With both Christmas and New Year’s Day falling on a Sunday this year, the following Monday and Tuesday become bank holidays – which means the day you get paid will be moving.
The majority of companies opt to move their December pay date forward in this situation, which can feel like a real festive treat for employees at the time.
But come January, when you’ve potentially had 40 days or more between pay cheques, the disruption to your usual budget can really hit hard.
Every year when this happens, you’ll see tweets on social media with people joking about January pay day feeling a million years away.
All this means that preparing for the inevitable Christmas pay gap is even more essential than usual.
If you’ve already been paid this month, try to avoid using those early funds to pay for last-minute Christmas gifts and extras that aren’t essential.
To help with budgeting, Mat Megens, CEO of money-saving app HyperJar, recommends dividing your December salary into five as soon as it hits your account.
“If you’re used to a monthly salary lasting four weeks you can come unstuck when you’re paid earlier than usual in December,” he tells HuffPost UK.
“So make sure you divide what you have by five (depending when you’re paid) – not four – to get you through to that next pay cheque at the end of January.”
If you receive Universal Credit alongside your salary, a shift in pay date can also change the benefits you receive – something to factor into any budgeting.
Anna Stevenson, senior benefits specialist at the charity Turn2us, explains: “Unfortunately, if you’re on Universal Credit, this can cause problems, because it might look to Universal Credit that you got twice as much pay in the month as you actually did.
“Your employer is supposed to report pay on the usual pay date, even when they pay early but it might be a good idea to remind them of this and point them to the HMRC guidance.”
If you think your Universal Credit payment has been cut in January, Stevenson advises contacting the Department for Work and Pensions (DWP) to explain what has happened.
“If it has been cut, be sure to ask for an RTI (real time information) dispute,” she says.
“This means that the DWP can investigate and re-assign your missing payment to your next month’s payment. It is worth noting this can take over a month to rectify, so it is best to talk to your employer before you are paid to prevent this happening.”
Others have shared their own tips on social media, such as setting some money aside and ‘paying yourself’ on your usual pay date.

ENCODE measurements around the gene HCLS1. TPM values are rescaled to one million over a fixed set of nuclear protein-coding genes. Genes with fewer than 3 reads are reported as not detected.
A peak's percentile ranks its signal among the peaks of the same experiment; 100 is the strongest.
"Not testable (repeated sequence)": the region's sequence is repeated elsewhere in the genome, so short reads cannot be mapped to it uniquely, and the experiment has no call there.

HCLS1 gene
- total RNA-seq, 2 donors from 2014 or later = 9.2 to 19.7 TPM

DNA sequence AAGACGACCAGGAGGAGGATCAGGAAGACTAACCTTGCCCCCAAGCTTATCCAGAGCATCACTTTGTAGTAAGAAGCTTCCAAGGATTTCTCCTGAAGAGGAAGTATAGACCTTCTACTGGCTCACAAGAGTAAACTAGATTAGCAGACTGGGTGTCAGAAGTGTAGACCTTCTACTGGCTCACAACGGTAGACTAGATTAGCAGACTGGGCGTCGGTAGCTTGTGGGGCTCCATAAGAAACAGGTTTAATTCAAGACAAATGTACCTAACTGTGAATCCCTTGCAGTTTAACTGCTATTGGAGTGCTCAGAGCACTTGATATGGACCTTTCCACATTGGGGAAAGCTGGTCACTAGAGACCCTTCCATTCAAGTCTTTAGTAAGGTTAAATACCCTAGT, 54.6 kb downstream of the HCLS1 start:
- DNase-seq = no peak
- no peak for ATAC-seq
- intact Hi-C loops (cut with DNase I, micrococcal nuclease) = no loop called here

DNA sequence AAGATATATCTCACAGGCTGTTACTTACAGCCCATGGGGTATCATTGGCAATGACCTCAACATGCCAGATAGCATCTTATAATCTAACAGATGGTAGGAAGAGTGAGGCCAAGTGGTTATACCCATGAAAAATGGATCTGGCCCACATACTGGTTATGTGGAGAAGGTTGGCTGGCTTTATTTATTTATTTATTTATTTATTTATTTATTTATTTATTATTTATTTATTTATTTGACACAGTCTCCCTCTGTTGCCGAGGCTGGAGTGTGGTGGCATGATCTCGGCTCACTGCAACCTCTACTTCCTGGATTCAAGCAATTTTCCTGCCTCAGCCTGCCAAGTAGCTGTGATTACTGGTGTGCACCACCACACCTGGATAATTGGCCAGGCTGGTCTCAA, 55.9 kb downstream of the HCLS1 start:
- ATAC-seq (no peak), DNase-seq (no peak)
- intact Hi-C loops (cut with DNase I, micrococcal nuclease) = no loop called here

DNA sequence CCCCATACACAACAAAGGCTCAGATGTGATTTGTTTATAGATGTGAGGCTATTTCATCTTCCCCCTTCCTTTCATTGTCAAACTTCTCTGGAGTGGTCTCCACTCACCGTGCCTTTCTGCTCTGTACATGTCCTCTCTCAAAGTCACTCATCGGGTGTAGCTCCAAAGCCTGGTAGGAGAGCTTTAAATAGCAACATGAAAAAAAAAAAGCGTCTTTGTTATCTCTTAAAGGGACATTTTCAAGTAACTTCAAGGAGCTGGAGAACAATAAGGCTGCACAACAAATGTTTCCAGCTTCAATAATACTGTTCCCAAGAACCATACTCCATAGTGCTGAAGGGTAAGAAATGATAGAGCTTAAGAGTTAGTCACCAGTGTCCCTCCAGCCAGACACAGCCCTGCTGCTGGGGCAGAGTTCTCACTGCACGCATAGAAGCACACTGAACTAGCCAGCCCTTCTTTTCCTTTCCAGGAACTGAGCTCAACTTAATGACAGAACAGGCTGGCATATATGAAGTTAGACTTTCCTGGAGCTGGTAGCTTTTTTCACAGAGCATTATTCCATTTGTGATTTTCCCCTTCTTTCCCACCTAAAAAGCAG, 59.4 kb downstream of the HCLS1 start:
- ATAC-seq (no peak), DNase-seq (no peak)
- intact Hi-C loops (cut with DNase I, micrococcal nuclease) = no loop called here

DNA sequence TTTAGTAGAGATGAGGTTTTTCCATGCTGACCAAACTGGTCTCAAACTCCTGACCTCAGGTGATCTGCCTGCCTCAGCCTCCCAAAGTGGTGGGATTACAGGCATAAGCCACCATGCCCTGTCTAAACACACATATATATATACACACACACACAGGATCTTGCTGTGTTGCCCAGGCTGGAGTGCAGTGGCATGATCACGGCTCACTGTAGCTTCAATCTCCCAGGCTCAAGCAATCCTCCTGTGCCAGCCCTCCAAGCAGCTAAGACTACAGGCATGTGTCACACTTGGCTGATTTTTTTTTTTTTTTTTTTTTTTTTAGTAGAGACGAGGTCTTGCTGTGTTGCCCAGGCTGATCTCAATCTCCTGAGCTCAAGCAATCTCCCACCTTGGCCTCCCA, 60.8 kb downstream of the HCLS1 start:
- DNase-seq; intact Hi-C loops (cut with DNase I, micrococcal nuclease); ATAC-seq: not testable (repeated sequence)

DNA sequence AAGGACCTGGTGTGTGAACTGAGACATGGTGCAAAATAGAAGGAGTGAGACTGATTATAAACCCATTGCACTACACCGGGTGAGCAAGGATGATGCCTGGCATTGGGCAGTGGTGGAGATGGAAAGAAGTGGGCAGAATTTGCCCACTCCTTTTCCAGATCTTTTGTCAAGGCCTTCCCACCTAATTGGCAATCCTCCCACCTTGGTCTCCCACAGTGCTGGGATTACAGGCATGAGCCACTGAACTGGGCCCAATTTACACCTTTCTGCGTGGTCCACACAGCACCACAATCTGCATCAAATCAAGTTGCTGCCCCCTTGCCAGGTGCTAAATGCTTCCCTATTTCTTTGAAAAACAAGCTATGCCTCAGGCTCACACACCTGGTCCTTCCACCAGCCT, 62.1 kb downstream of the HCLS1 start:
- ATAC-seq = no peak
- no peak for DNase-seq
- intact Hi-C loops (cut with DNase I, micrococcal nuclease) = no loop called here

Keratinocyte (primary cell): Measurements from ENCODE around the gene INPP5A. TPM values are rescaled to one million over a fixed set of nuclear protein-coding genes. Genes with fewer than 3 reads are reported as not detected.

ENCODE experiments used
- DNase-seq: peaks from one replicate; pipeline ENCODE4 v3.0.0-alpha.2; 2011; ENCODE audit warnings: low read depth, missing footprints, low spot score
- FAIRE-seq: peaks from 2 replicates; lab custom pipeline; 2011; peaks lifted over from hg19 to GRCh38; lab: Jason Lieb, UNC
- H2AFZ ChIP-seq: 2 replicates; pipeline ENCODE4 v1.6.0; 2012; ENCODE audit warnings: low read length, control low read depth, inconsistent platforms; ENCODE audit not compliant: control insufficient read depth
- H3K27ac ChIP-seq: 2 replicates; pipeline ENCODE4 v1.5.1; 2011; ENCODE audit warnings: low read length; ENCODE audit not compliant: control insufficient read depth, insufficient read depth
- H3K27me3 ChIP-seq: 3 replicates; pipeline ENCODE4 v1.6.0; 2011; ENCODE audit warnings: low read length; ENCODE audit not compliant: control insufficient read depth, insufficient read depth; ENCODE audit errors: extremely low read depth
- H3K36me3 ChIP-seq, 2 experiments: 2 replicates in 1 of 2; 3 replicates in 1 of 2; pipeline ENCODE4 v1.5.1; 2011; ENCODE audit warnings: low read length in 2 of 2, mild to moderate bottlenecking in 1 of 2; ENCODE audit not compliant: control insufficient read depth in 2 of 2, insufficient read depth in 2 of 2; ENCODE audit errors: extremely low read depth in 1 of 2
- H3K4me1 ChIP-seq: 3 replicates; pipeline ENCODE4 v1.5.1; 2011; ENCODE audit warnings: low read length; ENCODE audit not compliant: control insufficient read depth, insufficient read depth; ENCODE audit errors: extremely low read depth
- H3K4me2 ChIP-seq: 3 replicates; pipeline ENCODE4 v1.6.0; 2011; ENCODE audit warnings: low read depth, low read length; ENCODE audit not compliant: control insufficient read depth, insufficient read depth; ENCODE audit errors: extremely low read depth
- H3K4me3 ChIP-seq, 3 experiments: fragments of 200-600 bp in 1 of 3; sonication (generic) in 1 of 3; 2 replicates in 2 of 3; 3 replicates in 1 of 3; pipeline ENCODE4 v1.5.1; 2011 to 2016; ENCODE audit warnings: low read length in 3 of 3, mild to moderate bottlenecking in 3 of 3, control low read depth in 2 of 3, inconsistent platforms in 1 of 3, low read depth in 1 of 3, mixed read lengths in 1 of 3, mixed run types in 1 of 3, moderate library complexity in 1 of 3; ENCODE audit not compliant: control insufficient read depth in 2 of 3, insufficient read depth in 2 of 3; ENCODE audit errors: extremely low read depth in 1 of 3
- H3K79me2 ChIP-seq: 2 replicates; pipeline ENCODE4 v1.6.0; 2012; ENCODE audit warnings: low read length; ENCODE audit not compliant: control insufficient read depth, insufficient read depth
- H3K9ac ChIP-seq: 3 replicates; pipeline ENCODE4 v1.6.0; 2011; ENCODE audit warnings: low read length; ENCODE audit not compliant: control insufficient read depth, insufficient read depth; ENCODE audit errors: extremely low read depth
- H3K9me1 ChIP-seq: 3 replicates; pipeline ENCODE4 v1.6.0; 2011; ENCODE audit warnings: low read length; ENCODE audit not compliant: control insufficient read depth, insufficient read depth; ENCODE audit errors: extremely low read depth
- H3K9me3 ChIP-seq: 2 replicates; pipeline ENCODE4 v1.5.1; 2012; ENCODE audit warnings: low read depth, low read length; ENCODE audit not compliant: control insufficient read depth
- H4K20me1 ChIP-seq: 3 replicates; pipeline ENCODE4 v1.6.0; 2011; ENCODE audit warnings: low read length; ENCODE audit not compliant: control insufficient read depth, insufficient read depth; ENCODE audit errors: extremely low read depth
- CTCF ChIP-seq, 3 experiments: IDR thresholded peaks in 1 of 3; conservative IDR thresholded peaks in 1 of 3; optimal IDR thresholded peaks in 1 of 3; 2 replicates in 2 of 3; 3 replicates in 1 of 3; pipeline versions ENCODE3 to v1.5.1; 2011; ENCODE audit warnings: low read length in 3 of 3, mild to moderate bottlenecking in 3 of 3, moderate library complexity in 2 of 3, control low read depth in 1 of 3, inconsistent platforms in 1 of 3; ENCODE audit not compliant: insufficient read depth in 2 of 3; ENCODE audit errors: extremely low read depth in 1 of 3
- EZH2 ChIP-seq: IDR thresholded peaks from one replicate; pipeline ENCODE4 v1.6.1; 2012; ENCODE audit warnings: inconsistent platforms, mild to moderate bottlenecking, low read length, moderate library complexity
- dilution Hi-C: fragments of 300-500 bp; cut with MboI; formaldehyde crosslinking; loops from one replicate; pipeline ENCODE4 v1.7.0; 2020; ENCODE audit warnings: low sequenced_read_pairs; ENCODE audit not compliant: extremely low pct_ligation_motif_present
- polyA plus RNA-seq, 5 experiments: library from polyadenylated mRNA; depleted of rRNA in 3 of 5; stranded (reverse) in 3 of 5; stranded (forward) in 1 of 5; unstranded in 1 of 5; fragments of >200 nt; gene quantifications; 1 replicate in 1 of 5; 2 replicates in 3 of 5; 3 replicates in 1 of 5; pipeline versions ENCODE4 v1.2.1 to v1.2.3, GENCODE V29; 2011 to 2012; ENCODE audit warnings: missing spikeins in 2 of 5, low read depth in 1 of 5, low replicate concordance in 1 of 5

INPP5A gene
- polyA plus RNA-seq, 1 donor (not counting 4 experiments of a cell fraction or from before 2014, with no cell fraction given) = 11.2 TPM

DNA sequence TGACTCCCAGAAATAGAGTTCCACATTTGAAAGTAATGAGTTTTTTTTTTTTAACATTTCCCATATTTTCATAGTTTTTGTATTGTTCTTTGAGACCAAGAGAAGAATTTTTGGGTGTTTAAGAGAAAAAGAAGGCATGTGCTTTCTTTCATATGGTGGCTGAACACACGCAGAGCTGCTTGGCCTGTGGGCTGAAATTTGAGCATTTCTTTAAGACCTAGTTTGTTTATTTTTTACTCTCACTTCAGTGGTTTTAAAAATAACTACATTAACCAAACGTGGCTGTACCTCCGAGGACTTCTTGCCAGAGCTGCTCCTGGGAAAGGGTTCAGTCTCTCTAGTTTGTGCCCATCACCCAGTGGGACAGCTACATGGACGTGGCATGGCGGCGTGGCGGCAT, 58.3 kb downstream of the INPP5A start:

Megens provides us with these further tips for staying on top of your budget when your pay date has moved:
Swap brands for supermarket own-label
Food is one of our biggest monthly expenses. You can save around £40 in January by swapping big brands for supermarket own-label equivalents.
Forget regifting… resell instead
If you don’t have gift receipts, head to auction sites like eBay, or try Depop and Vinted for clothes and accessories, to get some cash back in your pocket in January.
Have a strategy for the sales
Set yourself a limit if you’re spending in the Boxing Day and New Year sales and don’t get carried away. Only buy what you’ve planned for, and double check the price now so you’re sure you’re getting a genuine bargain.
Take control: plan for pressure points
Use any downtime between Christmas and New Year to take your first budgeting steps into 2023. Plan for the year’s financial pinch points – those big expenses that come up every year, like house insurance, holidays and Christmas. Note when they’re due and how much you need to start putting aside to pay for them and avoid getting into debt.
And if you’re doing all that and you’re still worried about money, Stevenson says it’s worth checking whether you’re eligible for state support.
“Millions of people miss out on thousands of pounds each year because they’re not sure what they’re entitled to,” she says – urging people use the free Turn2us Benefits Calculator to find out what extra help may be available to you and your family at this time.